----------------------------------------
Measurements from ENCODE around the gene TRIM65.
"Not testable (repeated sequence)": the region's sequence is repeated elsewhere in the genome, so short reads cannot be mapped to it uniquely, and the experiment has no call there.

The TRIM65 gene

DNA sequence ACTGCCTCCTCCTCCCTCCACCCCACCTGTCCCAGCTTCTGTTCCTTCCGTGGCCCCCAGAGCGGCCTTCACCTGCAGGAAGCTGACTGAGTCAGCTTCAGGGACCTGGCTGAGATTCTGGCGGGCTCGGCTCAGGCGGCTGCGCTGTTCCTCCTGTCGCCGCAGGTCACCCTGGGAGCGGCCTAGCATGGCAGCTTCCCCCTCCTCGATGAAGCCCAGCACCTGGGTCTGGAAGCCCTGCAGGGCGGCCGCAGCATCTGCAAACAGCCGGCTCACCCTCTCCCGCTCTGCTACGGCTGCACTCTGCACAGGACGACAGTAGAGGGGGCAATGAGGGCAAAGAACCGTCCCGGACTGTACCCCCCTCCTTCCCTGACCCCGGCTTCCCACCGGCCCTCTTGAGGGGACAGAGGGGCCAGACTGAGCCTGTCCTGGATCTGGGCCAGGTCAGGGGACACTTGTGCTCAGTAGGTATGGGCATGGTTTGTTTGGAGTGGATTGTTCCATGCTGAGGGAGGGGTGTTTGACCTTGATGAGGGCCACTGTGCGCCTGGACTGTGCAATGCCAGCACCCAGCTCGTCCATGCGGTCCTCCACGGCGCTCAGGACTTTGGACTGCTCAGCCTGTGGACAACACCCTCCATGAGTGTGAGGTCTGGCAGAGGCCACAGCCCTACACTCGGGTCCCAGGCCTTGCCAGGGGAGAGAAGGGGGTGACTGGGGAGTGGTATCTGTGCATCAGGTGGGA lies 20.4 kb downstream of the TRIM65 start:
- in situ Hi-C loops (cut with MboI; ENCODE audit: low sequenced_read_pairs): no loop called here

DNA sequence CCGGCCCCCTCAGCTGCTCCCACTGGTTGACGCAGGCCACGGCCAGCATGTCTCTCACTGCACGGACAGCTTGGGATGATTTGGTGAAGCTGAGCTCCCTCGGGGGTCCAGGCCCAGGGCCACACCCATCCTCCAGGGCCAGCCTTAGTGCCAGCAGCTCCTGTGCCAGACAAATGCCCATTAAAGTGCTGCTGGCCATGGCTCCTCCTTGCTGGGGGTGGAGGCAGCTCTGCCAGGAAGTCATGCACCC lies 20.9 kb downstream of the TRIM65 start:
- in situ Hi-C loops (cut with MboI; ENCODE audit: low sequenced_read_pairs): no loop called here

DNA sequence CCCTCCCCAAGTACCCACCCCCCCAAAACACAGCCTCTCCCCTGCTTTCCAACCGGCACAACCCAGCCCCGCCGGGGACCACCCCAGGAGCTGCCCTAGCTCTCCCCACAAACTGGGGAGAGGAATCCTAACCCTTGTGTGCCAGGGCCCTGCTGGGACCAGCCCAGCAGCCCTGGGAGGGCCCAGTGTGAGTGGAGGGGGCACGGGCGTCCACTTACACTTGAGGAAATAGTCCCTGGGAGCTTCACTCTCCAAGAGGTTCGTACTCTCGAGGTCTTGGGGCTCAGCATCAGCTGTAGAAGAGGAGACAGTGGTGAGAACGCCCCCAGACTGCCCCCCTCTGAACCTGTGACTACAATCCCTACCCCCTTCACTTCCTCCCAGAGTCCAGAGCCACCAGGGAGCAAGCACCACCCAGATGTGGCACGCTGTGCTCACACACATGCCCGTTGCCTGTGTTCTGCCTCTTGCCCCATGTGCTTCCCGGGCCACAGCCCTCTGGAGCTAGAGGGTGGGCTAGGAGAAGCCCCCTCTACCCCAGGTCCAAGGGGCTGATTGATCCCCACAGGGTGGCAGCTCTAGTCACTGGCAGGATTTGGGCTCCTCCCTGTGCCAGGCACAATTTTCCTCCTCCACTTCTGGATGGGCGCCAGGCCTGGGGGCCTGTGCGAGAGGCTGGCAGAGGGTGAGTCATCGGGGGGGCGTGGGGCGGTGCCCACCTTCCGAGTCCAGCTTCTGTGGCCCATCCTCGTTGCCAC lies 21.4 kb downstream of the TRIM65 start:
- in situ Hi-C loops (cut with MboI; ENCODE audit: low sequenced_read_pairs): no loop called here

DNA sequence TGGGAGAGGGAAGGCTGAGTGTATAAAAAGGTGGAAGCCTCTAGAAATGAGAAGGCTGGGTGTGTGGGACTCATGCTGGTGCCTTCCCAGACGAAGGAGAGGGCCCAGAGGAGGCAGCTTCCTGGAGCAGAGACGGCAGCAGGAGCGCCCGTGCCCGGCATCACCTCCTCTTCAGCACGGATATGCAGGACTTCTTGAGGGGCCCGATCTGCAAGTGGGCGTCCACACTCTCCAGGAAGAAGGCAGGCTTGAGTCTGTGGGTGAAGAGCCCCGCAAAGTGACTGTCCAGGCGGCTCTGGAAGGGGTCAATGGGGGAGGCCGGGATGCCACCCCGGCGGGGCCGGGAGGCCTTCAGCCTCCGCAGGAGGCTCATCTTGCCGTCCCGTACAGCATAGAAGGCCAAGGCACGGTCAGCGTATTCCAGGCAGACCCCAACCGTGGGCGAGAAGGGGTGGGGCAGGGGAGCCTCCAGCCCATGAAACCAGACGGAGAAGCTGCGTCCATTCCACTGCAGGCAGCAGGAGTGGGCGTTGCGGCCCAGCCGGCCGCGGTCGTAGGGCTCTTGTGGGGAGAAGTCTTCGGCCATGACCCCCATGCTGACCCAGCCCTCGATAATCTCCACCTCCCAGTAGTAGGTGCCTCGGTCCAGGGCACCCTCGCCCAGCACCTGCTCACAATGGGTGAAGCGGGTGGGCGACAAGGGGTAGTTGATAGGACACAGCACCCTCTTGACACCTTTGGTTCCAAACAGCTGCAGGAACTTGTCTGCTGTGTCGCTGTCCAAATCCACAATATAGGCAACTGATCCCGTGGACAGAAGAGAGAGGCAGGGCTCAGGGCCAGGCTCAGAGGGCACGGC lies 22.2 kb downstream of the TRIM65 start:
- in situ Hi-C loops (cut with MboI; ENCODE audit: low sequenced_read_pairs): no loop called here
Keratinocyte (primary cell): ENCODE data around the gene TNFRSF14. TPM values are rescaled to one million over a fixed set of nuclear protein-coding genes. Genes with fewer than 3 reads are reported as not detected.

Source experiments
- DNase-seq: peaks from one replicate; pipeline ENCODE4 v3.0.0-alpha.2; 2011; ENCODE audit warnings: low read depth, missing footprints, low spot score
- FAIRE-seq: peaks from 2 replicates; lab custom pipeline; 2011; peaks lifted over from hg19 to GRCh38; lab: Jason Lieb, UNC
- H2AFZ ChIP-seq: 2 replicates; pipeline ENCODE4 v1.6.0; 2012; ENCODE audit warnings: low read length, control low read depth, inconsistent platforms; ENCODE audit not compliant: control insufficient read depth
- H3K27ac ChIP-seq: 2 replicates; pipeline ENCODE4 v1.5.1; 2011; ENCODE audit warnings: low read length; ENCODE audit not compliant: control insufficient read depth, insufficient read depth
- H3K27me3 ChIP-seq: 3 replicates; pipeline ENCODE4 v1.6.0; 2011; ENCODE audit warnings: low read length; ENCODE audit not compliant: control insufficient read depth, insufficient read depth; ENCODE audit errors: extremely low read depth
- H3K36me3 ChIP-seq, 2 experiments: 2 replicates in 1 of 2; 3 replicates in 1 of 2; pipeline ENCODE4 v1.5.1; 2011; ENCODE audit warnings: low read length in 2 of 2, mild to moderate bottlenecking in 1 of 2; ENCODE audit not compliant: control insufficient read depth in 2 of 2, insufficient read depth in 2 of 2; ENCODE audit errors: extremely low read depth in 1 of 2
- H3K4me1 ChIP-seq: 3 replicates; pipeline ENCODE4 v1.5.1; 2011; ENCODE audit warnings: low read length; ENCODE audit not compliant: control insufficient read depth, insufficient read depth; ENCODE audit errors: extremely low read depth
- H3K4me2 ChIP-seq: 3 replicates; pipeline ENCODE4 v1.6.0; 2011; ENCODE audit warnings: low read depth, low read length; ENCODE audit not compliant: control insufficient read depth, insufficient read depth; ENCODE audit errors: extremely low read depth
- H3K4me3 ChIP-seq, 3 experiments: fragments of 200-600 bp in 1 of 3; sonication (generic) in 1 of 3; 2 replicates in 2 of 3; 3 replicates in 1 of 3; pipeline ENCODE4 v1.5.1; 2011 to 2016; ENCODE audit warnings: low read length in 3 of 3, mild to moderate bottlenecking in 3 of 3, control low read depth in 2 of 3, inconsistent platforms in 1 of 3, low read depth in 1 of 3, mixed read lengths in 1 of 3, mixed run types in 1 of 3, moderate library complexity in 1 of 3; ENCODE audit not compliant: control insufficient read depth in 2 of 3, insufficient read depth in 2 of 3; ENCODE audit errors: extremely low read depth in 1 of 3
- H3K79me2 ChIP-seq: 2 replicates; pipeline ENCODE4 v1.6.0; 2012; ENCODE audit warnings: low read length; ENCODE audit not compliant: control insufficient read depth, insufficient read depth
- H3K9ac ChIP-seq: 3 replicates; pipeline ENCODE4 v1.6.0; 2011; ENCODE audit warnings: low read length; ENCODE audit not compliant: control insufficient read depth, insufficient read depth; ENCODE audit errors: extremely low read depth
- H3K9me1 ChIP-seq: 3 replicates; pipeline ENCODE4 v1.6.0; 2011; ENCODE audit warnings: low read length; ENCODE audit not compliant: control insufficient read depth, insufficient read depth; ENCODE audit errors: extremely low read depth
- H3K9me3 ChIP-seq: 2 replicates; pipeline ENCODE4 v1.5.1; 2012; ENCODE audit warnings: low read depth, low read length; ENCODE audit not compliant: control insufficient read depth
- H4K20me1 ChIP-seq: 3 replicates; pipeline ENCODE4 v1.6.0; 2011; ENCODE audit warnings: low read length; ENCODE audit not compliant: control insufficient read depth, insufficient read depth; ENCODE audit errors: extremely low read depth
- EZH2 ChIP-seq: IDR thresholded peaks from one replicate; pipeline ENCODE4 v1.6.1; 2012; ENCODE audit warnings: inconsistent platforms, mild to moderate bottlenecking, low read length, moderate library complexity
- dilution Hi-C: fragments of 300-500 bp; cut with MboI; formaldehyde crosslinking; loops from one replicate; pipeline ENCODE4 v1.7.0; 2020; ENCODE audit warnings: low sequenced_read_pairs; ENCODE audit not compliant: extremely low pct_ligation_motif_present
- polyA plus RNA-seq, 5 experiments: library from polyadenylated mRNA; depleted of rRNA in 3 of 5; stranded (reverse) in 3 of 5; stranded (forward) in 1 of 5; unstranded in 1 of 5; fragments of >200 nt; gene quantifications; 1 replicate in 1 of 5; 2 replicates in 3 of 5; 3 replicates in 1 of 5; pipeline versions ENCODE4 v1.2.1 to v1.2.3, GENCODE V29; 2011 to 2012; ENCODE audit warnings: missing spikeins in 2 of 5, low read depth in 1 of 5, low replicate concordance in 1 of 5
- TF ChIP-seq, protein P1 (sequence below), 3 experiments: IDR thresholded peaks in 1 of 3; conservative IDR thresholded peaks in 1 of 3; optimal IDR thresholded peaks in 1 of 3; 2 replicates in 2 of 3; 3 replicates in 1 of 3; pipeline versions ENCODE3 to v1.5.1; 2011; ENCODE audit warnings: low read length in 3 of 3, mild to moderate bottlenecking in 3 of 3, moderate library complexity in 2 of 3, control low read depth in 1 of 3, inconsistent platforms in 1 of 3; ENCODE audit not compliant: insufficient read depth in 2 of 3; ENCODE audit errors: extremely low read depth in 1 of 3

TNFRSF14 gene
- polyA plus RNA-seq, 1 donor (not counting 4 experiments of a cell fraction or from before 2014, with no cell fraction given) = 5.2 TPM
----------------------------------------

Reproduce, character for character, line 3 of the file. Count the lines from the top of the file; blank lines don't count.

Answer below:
The TRIM65 gene